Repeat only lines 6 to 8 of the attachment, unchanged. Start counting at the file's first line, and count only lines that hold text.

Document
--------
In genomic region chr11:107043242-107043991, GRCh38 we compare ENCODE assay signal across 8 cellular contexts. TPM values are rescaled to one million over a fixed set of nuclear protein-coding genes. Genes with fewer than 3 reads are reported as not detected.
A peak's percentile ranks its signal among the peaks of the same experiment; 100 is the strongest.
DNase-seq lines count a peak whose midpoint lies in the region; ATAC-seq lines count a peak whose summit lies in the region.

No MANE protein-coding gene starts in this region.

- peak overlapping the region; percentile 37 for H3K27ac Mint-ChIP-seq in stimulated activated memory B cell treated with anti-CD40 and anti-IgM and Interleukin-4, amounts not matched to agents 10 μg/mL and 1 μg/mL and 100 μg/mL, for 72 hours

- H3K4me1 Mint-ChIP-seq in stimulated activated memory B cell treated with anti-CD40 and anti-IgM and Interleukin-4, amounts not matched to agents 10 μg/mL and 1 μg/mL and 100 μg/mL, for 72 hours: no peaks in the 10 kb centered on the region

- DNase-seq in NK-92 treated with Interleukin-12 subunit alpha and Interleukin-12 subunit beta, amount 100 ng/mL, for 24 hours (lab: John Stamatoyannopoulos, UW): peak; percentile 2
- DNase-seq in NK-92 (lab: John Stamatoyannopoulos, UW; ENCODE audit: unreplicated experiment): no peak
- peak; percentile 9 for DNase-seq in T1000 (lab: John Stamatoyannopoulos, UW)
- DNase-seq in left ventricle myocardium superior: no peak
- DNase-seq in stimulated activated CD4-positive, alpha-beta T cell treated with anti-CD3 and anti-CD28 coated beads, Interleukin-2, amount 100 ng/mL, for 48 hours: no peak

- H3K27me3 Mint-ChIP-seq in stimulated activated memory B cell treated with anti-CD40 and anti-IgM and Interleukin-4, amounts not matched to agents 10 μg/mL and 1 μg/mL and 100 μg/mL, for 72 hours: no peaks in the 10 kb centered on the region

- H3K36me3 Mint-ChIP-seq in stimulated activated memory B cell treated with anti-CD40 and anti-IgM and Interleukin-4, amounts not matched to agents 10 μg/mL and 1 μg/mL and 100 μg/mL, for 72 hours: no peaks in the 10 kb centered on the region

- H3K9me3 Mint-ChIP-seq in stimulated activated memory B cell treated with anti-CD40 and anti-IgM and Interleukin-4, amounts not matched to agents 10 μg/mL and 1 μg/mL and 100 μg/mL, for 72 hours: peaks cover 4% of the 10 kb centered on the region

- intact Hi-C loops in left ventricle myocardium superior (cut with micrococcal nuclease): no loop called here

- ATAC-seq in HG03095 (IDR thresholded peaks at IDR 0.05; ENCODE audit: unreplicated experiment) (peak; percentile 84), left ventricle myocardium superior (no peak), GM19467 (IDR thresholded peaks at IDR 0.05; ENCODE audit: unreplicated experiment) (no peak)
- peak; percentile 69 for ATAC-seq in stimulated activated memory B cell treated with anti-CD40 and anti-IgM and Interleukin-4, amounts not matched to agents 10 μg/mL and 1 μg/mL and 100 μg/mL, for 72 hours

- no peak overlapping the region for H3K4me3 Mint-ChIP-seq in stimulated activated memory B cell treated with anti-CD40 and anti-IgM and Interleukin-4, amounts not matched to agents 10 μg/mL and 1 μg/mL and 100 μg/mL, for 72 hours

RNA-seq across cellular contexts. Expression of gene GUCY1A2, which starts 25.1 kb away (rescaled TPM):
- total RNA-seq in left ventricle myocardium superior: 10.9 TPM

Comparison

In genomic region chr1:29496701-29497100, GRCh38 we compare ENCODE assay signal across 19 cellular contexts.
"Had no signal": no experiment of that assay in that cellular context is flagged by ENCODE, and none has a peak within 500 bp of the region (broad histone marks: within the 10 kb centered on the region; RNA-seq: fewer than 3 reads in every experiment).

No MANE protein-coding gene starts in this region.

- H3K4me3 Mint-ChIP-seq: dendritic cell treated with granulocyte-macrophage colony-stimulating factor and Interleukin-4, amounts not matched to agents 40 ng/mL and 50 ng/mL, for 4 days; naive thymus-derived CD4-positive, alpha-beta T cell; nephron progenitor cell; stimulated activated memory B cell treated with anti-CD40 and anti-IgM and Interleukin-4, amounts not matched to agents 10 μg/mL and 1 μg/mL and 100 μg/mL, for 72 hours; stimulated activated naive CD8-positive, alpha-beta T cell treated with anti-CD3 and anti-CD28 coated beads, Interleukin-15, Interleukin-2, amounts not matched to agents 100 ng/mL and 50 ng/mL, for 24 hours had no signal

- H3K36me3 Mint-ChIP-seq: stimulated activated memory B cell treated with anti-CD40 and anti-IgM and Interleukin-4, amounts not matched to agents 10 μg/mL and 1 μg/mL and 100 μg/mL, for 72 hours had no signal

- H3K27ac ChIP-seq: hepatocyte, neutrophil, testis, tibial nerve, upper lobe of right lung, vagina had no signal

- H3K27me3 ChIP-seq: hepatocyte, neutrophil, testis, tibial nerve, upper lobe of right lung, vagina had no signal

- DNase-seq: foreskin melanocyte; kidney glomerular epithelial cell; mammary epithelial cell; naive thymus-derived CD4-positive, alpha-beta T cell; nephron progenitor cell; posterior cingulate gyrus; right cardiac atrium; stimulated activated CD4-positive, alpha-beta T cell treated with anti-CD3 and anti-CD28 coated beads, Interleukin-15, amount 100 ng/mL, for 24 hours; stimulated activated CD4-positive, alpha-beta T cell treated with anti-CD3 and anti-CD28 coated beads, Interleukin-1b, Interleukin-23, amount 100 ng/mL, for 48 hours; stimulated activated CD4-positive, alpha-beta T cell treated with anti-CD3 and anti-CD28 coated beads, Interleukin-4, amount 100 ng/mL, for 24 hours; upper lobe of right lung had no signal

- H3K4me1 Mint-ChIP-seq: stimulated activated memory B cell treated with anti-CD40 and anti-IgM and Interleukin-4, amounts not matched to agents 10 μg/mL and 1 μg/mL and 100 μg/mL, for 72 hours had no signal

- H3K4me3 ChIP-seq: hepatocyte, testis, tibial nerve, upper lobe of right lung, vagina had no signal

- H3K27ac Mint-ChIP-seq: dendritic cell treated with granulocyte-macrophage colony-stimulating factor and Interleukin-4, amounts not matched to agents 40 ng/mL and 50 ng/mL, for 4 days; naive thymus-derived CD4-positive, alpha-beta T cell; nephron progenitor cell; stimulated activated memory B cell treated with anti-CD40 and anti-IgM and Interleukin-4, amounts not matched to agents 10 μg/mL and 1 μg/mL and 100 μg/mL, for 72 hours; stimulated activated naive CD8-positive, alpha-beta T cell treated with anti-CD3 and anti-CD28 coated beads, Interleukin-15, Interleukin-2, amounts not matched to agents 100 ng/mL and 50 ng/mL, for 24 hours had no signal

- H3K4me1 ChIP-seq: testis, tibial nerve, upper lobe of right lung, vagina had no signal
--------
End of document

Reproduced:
- H3K4me1 Mint-ChIP-seq in stimulated activated memory B cell treated with anti-CD40 and anti-IgM and Interleukin-4, amounts not matched to agents 10 μg/mL and 1 μg/mL and 100 μg/mL, for 72 hours: no peaks in the 10 kb centered on the region

- DNase-seq in NK-92 treated with Interleukin-12 subunit alpha and Interleukin-12 subunit beta, amount 100 ng/mL, for 24 hours (lab: John Stamatoyannopoulos, UW): peak; percentile 2
- DNase-seq in NK-92 (lab: John Stamatoyannopoulos, UW; ENCODE audit: unreplicated experiment): no peak